“To be fearless may be a gift. However, the most precious one is, probably, the courage resulting from developing the habit of not allowing fear to dictate your actions”, says the renowned Nobel Peace Prize winner and democracy activist in Myanmar, Aung San Suu Kyi, in her essay titled “Free from fear”.
There is no monster under the bed—that much is certain. But how do you convince your child of this, when they come to you, for the hundredth time, with the same fear? When you constantly use the same unheeded command, "Stop fooling around and go to sleep!", this is a sign that you need to learn more about your child's anxiety, and how you can fight it together.
Last year, most of us were blindsided when we entered our local supermarket, trudged down the toilet paper aisle and were confronted with extended shelves of emptiness. Somewhat disappointed and definitely a little bit anxious (especially if we were running low on the soft, white goodness), we began to wonder how long it would be before we sighted toilet paper again.
Stress and anxiety are some of the most commonly used words today; we all have felt at least once in our lives what they mean and what effects they have. Are there any truly effective ways to overcome stress and anxiety?
Some people may feel particularly inhibited in social situations. Meetings cause them stomach-aches, conversations overwhelm them with shyness, and anxiety does not allow them to utter a single word.
In times of anxiety and insecurity, the ways in which we are encouraged to care for our emotional and mental health can become mere trends that come and go in waves, taking with them our money, time, and hope—and sometimes leaving us in a state which is at least as bad as what we were in originally.
Imagine yourself entering a shopping mall with your sunglasses on. Even though the lights are shining brightly, you cannot see them. Everything around you is dark and cold. But as soon as you remove your glasses, the world comes alive: the windows of the shops shine attractively, you see the brightly-coloured clothes, and the dazzling screen of the phone blinks with an incoming message.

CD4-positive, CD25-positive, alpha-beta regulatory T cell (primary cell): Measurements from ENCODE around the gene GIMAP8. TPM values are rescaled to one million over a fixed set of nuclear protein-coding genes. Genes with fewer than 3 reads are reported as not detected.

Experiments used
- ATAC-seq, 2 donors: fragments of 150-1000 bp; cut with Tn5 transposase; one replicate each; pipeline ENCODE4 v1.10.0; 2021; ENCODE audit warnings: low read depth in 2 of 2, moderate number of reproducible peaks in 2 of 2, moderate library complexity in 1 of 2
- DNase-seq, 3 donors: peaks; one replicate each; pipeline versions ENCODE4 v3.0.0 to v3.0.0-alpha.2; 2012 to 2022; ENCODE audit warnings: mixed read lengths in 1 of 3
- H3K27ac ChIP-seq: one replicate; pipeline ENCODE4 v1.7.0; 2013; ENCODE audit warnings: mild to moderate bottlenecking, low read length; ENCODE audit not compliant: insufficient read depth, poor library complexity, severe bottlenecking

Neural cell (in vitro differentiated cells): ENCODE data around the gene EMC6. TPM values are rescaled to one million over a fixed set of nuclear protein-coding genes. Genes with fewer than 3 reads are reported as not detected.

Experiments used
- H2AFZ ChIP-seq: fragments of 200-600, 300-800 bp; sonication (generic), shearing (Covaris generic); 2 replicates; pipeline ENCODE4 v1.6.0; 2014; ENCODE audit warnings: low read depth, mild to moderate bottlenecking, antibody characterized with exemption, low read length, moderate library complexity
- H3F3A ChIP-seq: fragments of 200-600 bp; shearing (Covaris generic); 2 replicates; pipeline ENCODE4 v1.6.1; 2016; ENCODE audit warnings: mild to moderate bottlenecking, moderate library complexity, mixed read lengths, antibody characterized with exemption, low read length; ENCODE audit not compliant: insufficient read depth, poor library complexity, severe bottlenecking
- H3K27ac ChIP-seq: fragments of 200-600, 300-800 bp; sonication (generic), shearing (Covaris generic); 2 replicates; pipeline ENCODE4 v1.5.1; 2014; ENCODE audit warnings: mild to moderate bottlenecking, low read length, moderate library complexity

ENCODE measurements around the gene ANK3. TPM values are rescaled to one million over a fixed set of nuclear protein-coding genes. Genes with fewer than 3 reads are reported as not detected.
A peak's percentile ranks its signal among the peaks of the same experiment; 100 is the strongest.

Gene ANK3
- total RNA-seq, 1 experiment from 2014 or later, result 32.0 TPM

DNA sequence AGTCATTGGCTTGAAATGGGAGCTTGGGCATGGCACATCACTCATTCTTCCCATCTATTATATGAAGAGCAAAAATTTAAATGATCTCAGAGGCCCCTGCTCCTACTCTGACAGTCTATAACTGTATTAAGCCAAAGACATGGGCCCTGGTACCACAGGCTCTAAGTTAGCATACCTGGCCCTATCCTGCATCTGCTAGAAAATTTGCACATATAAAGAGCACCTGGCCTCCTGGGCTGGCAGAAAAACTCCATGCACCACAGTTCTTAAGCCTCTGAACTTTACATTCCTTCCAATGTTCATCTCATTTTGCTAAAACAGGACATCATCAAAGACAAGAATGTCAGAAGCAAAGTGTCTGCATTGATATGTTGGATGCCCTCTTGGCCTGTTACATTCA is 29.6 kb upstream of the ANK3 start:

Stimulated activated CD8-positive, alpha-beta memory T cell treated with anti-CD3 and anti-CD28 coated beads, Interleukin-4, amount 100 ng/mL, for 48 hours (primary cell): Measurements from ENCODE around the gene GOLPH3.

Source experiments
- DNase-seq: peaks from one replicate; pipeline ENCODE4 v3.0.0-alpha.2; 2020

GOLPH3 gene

In a psalm that is worth reading on our coldest mornings and in our darkest nights, King David asked some rhetorical questions—“Whom shall I fear? Of whom shall I be afraid?”— questions which our contemporaries would not dare to answer.
When confronted with someone else’s strong emotions—intense joy or heartbreaking pain—we often do not know how to react. In the case of joy, the other person usually doesn't mind, because his feelings console him. But in the case of pain, things are completely different. Misunderstood suffering can make the sufferer isolate himself from the very people who could help him. So, how can we really help someone who is suffering?
Five decades ago, when the World Organization for Social Psychiatry was established, many thought it was a joke. Others, being more analytical, tried to prove that mental illness can only be an individual experience; that the problem always exists only in an individual and never in a group.
The concept of self care—defined as the entirety of ways in which a person understands how to solve their emotional problems and manage their anxieties—has become a real movement in the past two years with an entire industry ready to make our lives easier and more comfortable. For Christians, however, this trend has proven to be quite problematic: making our lives easier is in conflict with the biblical instruction to carry our cross every day. But the need to somehow manage stress and anxiety is real.
Peace I leave with you; my peace I give you. I do not give to you as the world gives. Do not let your hearts be troubled and do not be afraid. – John 14:27
There have now been over 12 million cases of COVID-19 infection globally, and half a million deaths. Researchers are constantly looking for new and better information to reduce the uncertainty around the virus.
A smooth sea never gave a skilled sailor, said Franklin D. Roosevelt, suggesting that without hardship, challenges and even failures, we cannot become our best selves.
The American Economic Review recently published the results of the largest randomized study ever conducted to measure the impact on the quality of life that deactivation ones Facebook account might have.